DNA, Dieting and Getting Sweaty


I have been dieting for about ten years now and I am heavier than when I started. I have tried just about every ‘solution’ known to woman from calorie control to clean eating to not eating to macrobiotic mindfulness. They have collectively, along with a dollop of stress and a bout of mid-life hormones, added a good 14 pounds to my backside and belly.


The diet industry is worth billions yet Western society has an obesity epidemic. There are hundreds of weight-loss books, each one presented as the holy grail of fat-loss but each one works for only a few – the people who write the positive reviews. The rest of us sigh and put the book in the Oxfam box. There are schemes aplenty – from sensible Slimming World to the extremes which remove food and replace with shakes. Not a single one works for all. If it did, there would be no market. The latest thinking is that our genes dictate not only what foods will make us loose or gain weight but also the style of exercise our bodies need. See our article on DNA and weight loss. It makes some sense. If we all have our unique blueprint, then we also need our unique management system. In another peak of hope, I scrubbed my inner cheeks and sent off my sample for testing. This is operation catwalk, and my results were going to give me the formula.

I opened my DNA results with baited breath. Hopefully, surely this was going to give me the secret to weight loss which has evaded me for years.   Was this going to be the breakthrough I have been searching for? The tweak I need to make to watch the pounds which belligerently cling on just melt away.

I read the first section with some relief as it told me that I require a diet high in vegetables and protein and low in carbohydrates. Good – that is what I have been eating for over five years. In fact my diet is so clean that my microbiome must be Persil-white and my shopping list makes Deliciously Ella look like a sugar junkie. My only diversion from the road of diet puritanism is red wine and the occasional decadent gin cocktail. I turn the page and my heart begins to sink. No alcohol. Not cutting down. Oh no. The report says unequivocally – none.  I was beginning to dislike this advice.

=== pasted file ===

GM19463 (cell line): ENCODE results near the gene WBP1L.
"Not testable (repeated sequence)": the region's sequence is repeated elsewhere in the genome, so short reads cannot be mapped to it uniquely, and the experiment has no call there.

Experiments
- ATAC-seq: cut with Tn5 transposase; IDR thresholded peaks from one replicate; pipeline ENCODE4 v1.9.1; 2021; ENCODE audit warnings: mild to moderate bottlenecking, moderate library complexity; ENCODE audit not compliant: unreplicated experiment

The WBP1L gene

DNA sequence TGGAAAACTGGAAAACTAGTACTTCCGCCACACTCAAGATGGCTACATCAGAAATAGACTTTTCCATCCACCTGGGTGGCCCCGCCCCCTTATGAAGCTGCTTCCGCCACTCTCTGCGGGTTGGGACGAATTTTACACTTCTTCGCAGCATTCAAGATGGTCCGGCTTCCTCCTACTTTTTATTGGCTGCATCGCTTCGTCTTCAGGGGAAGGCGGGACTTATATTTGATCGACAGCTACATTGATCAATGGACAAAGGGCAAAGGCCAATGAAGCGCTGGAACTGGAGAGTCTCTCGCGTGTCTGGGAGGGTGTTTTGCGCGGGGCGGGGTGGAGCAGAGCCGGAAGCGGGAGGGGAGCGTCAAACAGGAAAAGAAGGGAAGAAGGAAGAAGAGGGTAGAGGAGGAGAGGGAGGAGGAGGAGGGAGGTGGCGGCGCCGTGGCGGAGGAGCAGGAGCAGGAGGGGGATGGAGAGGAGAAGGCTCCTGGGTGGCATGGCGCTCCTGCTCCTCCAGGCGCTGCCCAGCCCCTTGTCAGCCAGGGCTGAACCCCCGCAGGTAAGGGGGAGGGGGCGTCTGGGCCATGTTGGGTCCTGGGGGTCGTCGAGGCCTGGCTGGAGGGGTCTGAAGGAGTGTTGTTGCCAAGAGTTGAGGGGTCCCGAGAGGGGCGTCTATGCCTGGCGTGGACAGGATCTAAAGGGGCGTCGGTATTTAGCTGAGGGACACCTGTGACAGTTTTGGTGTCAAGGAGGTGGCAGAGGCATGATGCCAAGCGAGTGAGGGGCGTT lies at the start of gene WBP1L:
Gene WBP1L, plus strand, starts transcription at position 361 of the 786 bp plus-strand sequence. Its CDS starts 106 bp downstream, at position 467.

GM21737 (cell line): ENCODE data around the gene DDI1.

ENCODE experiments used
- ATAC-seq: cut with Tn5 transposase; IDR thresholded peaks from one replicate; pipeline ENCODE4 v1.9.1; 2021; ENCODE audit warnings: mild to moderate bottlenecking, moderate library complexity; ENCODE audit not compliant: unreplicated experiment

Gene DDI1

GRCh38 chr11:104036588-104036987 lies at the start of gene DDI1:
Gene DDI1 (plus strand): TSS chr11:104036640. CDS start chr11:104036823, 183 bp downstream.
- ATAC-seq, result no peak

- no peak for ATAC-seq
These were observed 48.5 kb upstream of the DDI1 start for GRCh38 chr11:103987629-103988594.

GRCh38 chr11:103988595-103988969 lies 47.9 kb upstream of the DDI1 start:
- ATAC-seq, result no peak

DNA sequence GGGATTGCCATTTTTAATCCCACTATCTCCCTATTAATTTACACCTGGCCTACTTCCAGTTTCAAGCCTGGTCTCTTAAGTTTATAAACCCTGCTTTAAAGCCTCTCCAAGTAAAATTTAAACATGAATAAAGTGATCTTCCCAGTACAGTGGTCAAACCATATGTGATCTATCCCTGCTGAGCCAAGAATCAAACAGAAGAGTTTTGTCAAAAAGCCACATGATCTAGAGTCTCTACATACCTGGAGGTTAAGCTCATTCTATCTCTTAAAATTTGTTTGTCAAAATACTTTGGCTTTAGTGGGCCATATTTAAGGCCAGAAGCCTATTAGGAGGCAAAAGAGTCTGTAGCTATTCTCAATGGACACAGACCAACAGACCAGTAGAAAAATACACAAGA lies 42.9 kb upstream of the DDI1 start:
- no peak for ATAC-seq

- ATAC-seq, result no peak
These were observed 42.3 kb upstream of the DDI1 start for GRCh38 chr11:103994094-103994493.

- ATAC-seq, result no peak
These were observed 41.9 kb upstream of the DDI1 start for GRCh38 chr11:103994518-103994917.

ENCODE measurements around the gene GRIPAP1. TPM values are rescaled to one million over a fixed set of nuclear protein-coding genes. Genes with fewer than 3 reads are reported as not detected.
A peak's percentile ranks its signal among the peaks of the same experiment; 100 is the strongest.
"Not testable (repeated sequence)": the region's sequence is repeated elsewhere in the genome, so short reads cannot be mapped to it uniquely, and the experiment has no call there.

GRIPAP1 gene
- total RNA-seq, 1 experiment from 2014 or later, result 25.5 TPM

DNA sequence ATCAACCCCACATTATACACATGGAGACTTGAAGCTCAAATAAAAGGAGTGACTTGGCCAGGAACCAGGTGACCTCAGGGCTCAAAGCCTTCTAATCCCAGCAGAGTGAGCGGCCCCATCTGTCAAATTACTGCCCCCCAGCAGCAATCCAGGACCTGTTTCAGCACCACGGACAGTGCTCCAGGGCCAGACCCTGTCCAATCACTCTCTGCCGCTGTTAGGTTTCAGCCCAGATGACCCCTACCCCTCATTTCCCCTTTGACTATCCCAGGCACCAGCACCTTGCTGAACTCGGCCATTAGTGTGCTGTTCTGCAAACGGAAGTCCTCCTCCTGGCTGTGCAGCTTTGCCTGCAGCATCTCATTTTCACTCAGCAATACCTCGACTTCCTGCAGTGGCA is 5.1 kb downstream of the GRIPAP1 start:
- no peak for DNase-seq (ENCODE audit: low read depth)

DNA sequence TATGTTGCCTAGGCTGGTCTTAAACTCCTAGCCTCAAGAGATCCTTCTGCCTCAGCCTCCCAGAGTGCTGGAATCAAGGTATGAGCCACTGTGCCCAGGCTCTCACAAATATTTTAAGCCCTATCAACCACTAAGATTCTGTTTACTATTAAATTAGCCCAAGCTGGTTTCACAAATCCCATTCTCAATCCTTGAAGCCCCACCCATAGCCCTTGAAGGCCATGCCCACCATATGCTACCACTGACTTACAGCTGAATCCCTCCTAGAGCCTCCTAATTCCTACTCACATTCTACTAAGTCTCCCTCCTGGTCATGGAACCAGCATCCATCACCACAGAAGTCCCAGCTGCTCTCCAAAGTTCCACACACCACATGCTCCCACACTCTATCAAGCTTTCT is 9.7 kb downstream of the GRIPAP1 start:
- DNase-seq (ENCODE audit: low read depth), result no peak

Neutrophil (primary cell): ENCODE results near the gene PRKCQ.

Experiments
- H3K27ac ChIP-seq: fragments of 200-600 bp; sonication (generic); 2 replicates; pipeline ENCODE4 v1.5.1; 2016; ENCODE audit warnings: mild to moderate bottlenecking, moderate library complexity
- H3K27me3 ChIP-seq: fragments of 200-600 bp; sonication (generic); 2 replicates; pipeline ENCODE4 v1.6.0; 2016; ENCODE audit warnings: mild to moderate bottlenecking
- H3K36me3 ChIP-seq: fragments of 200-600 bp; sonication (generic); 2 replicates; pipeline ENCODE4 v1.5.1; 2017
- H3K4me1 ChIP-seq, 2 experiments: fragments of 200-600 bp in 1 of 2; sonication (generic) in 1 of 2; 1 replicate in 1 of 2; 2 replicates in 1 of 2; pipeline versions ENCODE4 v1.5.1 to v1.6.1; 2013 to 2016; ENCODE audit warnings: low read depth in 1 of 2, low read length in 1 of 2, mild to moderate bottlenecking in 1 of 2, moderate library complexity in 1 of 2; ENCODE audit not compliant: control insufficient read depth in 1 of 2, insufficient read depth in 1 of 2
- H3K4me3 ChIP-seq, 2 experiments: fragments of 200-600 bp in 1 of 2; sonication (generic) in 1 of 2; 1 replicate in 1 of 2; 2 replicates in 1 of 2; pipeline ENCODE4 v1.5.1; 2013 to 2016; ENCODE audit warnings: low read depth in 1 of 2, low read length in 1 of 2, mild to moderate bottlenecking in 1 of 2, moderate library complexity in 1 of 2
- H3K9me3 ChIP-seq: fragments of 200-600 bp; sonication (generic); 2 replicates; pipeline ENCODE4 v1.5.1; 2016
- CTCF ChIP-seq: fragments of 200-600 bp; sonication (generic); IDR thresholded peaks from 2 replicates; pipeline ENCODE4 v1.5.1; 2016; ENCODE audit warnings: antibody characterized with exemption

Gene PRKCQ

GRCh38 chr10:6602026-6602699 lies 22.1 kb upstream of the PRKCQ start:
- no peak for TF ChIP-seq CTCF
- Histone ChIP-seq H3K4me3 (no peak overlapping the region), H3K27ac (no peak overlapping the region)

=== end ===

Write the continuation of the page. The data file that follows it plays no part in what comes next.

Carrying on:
Another turn and we get to exercise. I have been full of self-congratulatory thoughts since buying my Fitbit over two years ago and achieving my 10 thousand steps every day. To be honest, when your work involves tramping through London going from client meeting to client meeting or all day on your feet in a training room, the 10K is pretty easy to achieve. Nevertheless, I was quite sure I was not a couch potato. Not enough says the report. My DNA profile means I need to do high impact, aerobic exercise several times a week. Trotting between meetings, even wearing my trainers is not enough. By now my heart was sinking in the realisation that I need to get it racing. I hate gyms, I dislike getting sweaty and, being a woman of ample means, I hate running. It hurts, it makes me go red and puts unreasonable tensile-stress on my Berlei straps!

This was not the magic formula I was hoping for. It meant taking out my one remaining love (wine) and putting in my one remaining horror (getting red and sweaty). Operation catwalk was suddenly looking like misery road.

I needed inspiration. The obvious advisor was my friend K who has lost over five stone in 12 months and now shimmies round in cute size ten dresses, looks ten years younger and buys clothes for fun rather than camouflage. Her advice was quite clear – get your butt moving, make it something you enjoy, and keep doing it. My grumbles about other Sassistas being able to lose weight by just cutting down on calories fell on stony ground. ‘Well their bodies are different to yours’. It made sense. So I bit the bullet, read Tara’s articles on Getting Started with Exercise and at the point of writing this blog, I am at the end of my first week of Spin Cycling. See our first article on finding the right exercise for you – Spin Cycling. Oh, dear God! It may not strain my Berlei scaffolding, but every tendon and muscle in my body is feeling it. On my first lesson, the relief at seeing that the instructor was definitely north of sixty was soon wiped away as he Spinned without breaking a sweat while I was creating puddles on the mat. After 45 minutes I am red, exhausted, have mascara smeared down my face and have shaky legs – but I feel a sense of achievement.  Will I get to love it? Time will tell. Will it be the key to operation catwalk? I think only if I get to like it.  There are other exercise regimes to try, and I am determined to find something aerobic I love.

But for now, spinning off the calories will be the catwalk formula (oh, and water – not wine, damn it). Will report progress next week.



Until next time.... Stay Sassy

Dr G.

"The Online Magazine for strong women"


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